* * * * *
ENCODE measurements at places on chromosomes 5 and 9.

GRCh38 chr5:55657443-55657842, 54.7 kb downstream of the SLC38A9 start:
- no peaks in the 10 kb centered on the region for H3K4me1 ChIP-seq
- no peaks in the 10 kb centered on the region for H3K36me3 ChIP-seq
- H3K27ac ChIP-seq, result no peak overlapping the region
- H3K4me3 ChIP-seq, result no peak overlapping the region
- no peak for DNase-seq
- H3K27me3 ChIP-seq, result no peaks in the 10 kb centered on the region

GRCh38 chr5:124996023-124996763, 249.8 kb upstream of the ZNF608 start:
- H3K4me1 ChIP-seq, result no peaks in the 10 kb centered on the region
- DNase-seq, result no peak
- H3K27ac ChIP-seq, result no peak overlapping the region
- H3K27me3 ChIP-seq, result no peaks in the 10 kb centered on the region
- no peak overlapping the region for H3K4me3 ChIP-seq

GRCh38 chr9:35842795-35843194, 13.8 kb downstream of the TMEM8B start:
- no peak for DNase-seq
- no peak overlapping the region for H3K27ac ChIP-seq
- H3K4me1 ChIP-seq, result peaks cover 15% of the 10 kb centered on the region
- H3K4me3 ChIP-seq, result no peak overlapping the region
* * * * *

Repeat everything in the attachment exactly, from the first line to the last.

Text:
ENCODE measurements at places on chromosomes 5 and 9.

GRCh38 chr5:55657443-55657842, 54.7 kb downstream of the SLC38A9 start:
- no peaks in the 10 kb centered on the region for H3K4me1 ChIP-seq
- no peaks in the 10 kb centered on the region for H3K36me3 ChIP-seq
- H3K27ac ChIP-seq, result no peak overlapping the region
- H3K4me3 ChIP-seq, result no peak overlapping the region
- no peak for DNase-seq
- H3K27me3 ChIP-seq, result no peaks in the 10 kb centered on the region

GRCh38 chr5:124996023-124996763, 249.8 kb upstream of the ZNF608 start:
- H3K4me1 ChIP-seq, result no peaks in the 10 kb centered on the region
- DNase-seq, result no peak
- H3K27ac ChIP-seq, result no peak overlapping the region
- H3K27me3 ChIP-seq, result no peaks in the 10 kb centered on the region
- no peak overlapping the region for H3K4me3 ChIP-seq

GRCh38 chr9:35842795-35843194, 13.8 kb downstream of the TMEM8B start:
- no peak for DNase-seq
- no peak overlapping the region for H3K27ac ChIP-seq
- H3K4me1 ChIP-seq, result peaks cover 15% of the 10 kb centered on the region
- H3K4me3 ChIP-seq, result no peak overlapping the region